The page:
WIND CRUST: Just because fresh snow fell overnight: it doesn’t mean the riding is brilliant. Especially above treeline the snow can be wind affected and can form a crust. This may be unsupportable of body weight (breakable) creating potentially leg-breaking conditions for skiers particularly. It also is an important clue to potential wind slab formation on leeward slopes and it’s attendant avalanche risk.
SASTRUGI: Sastrugi is another snow surface feature formed by wind effect. They are solid snow waves pointing into the direction of the prevailing wind between which loose snow has been blown away. As might be surmised by the nature of its formation, is often found on windward slopes. Horrible, teeth shattering riding conditions and not the surface on which you want to be throwing the skis sideways.
RIME: Rime occurs when freezing fog comes into contact with surfaces and forms hard crystals that grow into the wind. It can be seen on lift towers and rock formations, and on ridges where it can make negotiating by ski or board unfriendly. It is responsible for the formation of “snow ghost” trees. Not pleasant if it forms on your goggles while riding!
GRAUPEL: This is also called snow pellets and looks like styrofoam beads. It forms when supercooled water coats (or Rimes) snowflakes, and occurs when there is strong convective activity in a storm. It’s often mistaken for hail, is not clear like sleet and can create a fun gliding surface for skis but also for any later dense snowpack which may form over the graupel. Can be associated with lightning!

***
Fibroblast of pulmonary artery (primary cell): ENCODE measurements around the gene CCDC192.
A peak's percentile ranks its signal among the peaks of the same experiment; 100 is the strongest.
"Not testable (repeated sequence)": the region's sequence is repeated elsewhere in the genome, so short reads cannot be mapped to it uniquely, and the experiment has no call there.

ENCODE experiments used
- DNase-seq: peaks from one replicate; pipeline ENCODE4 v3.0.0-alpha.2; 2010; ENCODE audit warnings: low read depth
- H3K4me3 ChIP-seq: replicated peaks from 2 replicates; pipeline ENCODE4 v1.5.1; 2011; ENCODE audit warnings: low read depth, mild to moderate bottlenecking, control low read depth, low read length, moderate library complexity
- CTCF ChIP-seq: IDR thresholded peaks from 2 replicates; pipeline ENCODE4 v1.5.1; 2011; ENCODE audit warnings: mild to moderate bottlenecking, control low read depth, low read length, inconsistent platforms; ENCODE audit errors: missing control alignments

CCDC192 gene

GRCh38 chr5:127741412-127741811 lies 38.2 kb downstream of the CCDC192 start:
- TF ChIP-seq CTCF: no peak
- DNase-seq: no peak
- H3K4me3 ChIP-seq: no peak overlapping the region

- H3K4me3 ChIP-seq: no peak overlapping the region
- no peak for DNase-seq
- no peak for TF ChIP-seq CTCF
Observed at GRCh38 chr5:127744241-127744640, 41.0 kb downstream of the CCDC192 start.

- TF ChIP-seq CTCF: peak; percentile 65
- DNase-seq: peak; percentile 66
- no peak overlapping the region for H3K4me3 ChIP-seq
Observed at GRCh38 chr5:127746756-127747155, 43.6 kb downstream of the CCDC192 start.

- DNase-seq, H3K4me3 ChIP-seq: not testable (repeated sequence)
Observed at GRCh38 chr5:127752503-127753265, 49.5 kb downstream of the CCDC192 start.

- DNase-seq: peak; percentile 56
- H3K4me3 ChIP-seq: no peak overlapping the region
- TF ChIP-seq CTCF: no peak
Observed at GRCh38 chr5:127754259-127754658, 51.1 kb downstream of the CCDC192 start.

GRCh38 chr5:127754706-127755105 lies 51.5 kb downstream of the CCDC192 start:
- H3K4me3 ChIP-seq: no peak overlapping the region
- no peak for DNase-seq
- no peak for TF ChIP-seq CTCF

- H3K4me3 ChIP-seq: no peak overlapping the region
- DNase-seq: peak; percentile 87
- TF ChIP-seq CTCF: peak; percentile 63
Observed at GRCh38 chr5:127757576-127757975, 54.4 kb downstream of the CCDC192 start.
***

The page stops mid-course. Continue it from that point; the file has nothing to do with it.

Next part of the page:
RAIN CRUST: This a frozen layer produced when rain falls on a snowpack and then refreezes forming a smooth layer. Can be breakable or supportive of a skiers weight but essentially like skiing ice.
ICE: Here we are referring to the colloquial term relating to a very hard snow surface. In reality, all frozen water is ice, and snow crystals form as hexagonal ice crystals in the atmosphere shatter leaving spindles that reform on particulate nuclei forming typical flakes. However once on the surface, with significant transformation, small rounds are formed in a compact mass with little water or air pockets and strong bonds. Requires sharp edges and gradual application of movement to prevent sliding sideways while riding.
FIRN/ CORN: Usually found in springtime but can occur in warmer regions at any time of the season on sunny aspects. This is part of a freeze-melt cycle and the type of snow that transforms under the sun’s rays during the day.
It has many rounded granules with a high water content that is partially melted then refrozen forming bridges between the rounds. As the snow surface warms again the bridges break down to form the corn granules.
It fabulous to ski but you need to have your timing right: too early in the day and it will still be icy (there are other winter sports on frozen water that we can do). Too late and it will be very slushy with increased soft snow avalanche risk.
To learn more about snow, particularly avalanche hazard and rescue, join us for Medicine in the Mountains 2018 in Silverstar, British Columbia, Canada.